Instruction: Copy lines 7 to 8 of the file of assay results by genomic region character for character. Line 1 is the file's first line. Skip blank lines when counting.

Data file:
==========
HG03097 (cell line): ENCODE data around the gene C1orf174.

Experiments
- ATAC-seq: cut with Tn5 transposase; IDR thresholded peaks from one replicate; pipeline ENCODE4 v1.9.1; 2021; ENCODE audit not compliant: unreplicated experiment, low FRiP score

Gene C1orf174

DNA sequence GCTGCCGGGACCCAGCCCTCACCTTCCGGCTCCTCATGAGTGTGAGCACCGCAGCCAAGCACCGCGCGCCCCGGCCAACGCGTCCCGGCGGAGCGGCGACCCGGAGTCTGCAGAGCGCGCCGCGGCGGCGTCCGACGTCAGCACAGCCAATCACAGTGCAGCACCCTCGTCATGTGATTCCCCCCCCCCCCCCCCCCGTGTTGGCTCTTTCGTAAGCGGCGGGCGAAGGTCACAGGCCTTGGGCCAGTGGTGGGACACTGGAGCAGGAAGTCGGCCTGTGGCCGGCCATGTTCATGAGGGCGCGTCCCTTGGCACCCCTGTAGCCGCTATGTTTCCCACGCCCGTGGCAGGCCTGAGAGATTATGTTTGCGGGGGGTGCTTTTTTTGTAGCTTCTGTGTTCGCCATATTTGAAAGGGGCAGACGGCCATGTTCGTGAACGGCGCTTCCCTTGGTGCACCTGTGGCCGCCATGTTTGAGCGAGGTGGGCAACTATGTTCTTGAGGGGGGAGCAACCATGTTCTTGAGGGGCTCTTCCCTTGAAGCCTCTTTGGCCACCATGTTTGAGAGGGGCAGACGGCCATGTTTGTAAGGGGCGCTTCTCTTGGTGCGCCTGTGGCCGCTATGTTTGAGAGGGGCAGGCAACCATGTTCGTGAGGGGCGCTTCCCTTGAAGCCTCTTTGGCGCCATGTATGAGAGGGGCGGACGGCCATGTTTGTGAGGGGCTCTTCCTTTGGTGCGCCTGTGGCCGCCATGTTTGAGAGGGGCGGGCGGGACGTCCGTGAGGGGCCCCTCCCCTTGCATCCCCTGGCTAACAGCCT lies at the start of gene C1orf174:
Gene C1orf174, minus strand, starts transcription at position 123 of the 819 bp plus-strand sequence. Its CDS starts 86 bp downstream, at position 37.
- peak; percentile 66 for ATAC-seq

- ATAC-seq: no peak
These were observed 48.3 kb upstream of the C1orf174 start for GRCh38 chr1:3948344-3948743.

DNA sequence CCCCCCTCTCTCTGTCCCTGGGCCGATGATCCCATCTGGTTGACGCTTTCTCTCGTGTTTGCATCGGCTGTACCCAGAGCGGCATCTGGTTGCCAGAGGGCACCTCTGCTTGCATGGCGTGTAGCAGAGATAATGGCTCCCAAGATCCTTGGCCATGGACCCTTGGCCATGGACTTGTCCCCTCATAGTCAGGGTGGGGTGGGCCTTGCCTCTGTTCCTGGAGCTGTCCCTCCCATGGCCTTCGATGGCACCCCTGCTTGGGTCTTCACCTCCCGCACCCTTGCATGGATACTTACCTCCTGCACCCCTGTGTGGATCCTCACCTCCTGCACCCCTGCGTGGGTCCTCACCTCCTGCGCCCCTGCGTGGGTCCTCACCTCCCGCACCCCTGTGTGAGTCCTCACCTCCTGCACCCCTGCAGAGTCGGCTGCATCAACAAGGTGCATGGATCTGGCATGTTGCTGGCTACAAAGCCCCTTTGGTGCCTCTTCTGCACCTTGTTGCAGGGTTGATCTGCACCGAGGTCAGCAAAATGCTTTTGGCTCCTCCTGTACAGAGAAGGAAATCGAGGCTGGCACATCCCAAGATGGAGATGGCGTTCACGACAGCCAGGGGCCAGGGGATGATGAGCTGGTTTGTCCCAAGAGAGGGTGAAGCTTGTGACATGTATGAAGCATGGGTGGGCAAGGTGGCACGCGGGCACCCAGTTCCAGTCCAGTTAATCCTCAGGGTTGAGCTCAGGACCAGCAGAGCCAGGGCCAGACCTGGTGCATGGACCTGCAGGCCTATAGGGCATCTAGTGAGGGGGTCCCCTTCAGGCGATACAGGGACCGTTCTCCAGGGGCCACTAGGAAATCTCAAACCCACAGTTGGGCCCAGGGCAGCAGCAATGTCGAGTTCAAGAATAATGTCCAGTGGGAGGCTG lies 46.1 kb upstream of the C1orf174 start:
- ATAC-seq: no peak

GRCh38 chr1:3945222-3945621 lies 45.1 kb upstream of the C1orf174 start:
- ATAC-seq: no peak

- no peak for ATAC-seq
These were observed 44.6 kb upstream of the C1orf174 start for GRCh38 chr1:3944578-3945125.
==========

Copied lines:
- peak; percentile 66 for ATAC-seq

- ATAC-seq: no peak